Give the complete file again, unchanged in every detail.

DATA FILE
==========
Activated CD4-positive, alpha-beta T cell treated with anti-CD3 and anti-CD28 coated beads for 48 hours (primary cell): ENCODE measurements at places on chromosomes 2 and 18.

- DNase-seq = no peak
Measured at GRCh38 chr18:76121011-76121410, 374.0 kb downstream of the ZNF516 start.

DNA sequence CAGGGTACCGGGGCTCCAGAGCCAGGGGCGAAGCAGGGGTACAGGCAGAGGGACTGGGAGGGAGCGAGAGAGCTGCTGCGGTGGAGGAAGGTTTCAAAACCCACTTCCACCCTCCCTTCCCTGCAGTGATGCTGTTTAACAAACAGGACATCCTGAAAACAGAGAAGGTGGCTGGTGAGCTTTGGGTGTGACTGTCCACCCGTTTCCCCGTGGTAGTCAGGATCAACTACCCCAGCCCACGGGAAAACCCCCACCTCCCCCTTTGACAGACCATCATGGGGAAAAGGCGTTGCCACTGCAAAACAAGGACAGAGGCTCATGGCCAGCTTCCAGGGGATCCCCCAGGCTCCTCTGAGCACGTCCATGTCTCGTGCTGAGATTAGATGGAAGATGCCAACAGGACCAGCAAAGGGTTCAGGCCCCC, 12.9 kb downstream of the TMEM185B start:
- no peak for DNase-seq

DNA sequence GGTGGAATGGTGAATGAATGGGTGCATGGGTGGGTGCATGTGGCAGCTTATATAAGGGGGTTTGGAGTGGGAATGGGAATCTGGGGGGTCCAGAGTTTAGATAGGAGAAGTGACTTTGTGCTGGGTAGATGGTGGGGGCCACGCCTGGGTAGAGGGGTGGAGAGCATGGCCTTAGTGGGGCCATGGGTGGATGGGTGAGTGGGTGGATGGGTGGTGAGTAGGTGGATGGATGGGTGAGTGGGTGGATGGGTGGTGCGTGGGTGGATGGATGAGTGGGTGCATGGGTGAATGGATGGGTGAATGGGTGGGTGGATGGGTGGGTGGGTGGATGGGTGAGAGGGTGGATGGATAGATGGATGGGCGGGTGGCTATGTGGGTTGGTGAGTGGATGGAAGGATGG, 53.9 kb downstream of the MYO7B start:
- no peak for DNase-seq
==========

Activated CD4-positive, alpha-beta T cell treated with anti-CD3 and anti-CD28 coated beads for 48 hours (primary cell): ENCODE measurements at places on chromosomes 2 and 18.

- DNase-seq = no peak
Measured at GRCh38 chr18:76121011-76121410, 374.0 kb downstream of the ZNF516 start.

DNA sequence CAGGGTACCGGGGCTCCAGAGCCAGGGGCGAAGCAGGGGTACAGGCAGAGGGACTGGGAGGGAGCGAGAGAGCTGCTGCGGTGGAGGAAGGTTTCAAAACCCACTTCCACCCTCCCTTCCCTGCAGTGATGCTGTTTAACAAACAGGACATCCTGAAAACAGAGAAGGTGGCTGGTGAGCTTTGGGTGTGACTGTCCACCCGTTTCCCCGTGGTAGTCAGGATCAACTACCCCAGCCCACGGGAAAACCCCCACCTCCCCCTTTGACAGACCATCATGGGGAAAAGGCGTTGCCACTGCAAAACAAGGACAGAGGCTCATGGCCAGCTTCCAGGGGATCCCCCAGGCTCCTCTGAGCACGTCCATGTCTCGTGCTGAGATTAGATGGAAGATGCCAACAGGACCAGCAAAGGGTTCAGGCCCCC, 12.9 kb downstream of the TMEM185B start:
- no peak for DNase-seq

DNA sequence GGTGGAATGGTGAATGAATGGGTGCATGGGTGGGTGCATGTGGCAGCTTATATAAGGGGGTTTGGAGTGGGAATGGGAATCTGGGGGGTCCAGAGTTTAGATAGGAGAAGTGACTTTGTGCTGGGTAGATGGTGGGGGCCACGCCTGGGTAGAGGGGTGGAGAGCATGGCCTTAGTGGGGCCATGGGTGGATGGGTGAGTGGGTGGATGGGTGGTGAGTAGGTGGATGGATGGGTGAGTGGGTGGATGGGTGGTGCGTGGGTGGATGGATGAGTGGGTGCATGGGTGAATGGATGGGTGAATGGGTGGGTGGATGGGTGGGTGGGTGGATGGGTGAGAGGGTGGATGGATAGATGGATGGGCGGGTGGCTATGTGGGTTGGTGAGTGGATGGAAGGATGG, 53.9 kb downstream of the MYO7B start:
- no peak for DNase-seq